Michigan State president resigns in wake of Larry Nassar conviction

Michigan State President Lou Anna Simon looks on as Trustee Brian Breslin addresses the board and onlookers at the board of trustees meeting Friday morning, Dec 15, 2017, in East Lansing, Mich.PlayAP
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Lou Anna Simon resigned as president of Michigan State University on Wednesday evening just hours after former MSU athletic trainer Larry Nassar was sentenced to 40 to 175 years in jail for sexually assaulting former gymnasts in his care.

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Pressure had increased on Simon to step down over the length of Nassar's sentencing hearing, which included a week of testimonials from Nassar's victims. More than 150 women alleged assault at the hands of Nassar. Many of those who spoke during sentencing were critical of Simon and the administration at Michigan State.

"As tragedies are politicized, blame is inevitable," Simon said in her resignation letter. "As president, it is only natural that I am the focus of this anger. I understand, and that is why I have limited my personal statements. Throughout my career, I have worked very hard to put Team MSU first.

"I urge those who have supported my work to understand that I cannot make it about me now," she added. "Therefore, I am tendering my resignation as president according to the terms of my employment agreement."

MSU's Board of Trustees chair Brian Breslin said the board will accept her resignation.

"President Simon has offered her resignation to the Board of Trustees, and we will accept it," Breslin said in a statement. "We agree with Dr. Simon that it is now time for change."

Simon took over as president of the public university in East Lansing, Michigan, in 2004. She had prepared to retire in December 2016, but agreed to stay on as the scandal surrounding Nassar grew.

In this Nov. 9, 2012 file photo, Michigan State University President Lou Anna K. Simon attends an event in East Lansing, Mich.AP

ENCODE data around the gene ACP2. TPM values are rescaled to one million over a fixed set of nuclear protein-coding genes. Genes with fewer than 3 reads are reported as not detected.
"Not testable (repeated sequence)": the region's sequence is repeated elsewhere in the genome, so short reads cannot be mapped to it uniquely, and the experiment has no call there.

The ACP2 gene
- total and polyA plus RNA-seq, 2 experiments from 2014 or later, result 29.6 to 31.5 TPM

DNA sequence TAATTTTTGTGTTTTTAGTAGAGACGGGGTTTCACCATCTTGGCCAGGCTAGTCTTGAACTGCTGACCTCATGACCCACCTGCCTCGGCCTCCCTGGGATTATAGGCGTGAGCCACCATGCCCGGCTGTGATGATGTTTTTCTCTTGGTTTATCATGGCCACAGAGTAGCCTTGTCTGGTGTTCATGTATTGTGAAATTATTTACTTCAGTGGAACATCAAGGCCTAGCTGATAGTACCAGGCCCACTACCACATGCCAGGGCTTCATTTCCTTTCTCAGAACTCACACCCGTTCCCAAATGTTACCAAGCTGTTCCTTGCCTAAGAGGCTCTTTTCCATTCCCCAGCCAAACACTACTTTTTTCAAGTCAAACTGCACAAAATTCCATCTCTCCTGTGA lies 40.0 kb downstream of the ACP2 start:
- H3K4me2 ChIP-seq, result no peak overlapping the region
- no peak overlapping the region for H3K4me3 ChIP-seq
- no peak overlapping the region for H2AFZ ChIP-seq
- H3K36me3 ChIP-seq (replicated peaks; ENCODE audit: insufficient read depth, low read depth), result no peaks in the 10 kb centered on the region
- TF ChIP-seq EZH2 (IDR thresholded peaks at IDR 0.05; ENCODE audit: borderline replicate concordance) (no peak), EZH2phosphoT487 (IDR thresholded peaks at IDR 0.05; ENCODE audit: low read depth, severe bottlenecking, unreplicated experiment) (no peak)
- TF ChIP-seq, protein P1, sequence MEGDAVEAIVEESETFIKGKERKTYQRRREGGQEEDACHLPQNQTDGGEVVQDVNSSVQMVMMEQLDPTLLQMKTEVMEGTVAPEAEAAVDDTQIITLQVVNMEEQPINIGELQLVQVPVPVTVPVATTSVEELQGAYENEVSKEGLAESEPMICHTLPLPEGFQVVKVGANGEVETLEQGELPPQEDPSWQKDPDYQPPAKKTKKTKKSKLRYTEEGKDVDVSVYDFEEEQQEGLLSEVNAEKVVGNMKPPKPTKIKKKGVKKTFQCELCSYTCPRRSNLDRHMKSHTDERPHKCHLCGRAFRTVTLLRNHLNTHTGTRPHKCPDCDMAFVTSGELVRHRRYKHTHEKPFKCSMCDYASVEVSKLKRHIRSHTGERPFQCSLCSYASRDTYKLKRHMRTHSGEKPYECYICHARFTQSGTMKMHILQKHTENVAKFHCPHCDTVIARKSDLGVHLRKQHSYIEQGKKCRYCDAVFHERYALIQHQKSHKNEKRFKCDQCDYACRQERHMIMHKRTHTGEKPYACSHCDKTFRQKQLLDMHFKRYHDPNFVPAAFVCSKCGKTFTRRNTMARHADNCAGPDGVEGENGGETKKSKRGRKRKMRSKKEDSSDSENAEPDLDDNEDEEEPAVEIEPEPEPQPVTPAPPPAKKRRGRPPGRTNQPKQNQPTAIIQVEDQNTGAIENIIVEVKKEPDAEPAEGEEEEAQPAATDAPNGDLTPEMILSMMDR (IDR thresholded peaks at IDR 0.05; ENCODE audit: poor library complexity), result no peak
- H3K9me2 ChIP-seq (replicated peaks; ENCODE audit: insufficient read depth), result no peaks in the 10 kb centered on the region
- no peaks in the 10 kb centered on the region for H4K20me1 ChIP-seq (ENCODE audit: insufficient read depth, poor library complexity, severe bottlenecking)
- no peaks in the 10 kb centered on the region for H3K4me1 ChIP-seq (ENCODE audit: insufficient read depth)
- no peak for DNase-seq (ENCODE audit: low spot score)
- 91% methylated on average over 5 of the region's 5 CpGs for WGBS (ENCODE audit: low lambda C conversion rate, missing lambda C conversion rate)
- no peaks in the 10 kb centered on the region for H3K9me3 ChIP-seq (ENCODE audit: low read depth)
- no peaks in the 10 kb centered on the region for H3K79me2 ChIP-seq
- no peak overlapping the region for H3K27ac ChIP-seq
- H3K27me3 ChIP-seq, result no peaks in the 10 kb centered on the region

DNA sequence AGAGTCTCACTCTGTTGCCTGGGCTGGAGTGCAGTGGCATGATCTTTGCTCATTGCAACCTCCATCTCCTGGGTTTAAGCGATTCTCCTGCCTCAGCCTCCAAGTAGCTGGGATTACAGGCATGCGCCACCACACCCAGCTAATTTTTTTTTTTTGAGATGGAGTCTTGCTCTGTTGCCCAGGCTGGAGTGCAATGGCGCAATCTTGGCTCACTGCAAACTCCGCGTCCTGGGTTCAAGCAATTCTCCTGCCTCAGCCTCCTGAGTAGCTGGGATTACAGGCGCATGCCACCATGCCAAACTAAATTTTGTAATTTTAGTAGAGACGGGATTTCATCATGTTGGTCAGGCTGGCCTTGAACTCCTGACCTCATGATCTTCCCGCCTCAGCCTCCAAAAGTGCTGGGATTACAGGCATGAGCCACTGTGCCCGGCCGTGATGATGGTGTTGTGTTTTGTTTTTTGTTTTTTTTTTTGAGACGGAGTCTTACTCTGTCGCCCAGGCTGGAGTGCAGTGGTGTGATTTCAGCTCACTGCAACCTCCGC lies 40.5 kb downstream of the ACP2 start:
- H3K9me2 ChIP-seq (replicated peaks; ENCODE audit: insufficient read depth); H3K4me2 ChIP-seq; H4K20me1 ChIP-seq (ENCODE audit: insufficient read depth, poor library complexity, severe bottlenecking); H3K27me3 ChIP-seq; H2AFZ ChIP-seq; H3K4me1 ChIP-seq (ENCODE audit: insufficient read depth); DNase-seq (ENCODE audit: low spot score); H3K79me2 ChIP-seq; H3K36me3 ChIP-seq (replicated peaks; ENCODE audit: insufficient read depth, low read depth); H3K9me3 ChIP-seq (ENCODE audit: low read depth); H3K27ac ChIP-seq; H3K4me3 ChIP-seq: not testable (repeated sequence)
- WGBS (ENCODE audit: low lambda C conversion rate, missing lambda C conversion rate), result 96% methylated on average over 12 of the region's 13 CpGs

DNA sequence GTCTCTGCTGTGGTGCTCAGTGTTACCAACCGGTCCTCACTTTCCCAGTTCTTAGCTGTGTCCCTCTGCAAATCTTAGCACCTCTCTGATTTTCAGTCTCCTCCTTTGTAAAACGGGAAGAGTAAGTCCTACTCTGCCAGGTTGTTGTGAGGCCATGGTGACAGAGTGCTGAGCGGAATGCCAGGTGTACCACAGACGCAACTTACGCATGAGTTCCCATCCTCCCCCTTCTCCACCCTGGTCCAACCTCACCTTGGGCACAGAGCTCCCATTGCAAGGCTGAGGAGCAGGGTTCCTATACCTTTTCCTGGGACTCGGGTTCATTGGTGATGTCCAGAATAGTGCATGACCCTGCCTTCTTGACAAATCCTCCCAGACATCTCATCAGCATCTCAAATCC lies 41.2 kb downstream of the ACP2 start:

In this Nov. 9, 2012 file photo, Michigan State University President Lou Anna K. Simon attends an event in East Lansing, Mich.

A number of the women assaulted by Nassar spoke following his conviction Wednesday, criticizing MSU and its leadership in a statement, saying, "MSU and its administrators could have prevented the Nassar scandal if they had simply followed Title IX and the mandatory reporting laws. They ignored complaints of his misconduct going back to 1997. When they finally conducted a Title IX investigation of Nassar in 2014, they botched it and allowed him to continue allegedly molesting dozens of women and girls for two more years, including Team USA gymnasts."

Nassar, 54, began working as an athletic trainer at Michigan State in the 1990s and was named national medical coordinator for USA Gymnastics in 1996. Nassar was fired by MSU in 2016 after the Indy Star reported on allegations of assault made by former gymnast Rachael Denhollander against Nassar.

Denhollander was given the final word against Nassar in statements delivered by gymnasts alleging assault by the trainer in court. U.S. Olympians Aly Raisman and McKayla Maroney were among the women to claim in sentencing testimony that Nassar sexually abused them.

He pleaded guilty to seven counts of first-degree criminal sexual conduct involving girls who were 15 years old or younger in November 2017. He was sentenced to at least 40 years in prison on Wednesday. That sentencing followed an earlier ruling of 60 years in prison for possession of child pornography.

Both U.S. senators from Michigan had called on Simon to step down in recent days. Gary Peters, a Democrat, said survivors of Nassar's assaults "have fully awoken us to the evil he perpetrated" and said "the leadership at Michigan State University has failed to adequately prevent, address or respond to the victimization of young women and girls on its campus."

"Michigan State University has a long way to go in rebuilding trust with its students, athletes, faculty, alumni and the entire state of Michigan," Peters, a graduate of Michigan State, said in a statement on Wednesday. "To do so, it must have new leadership."

Sen. Debbie Stabenow, a Democrat, tweeted on Wednesday, "It's clear that it’s in the best interest of these courageous survivors, their families, and our State for President Lou Anna Simon to resign."

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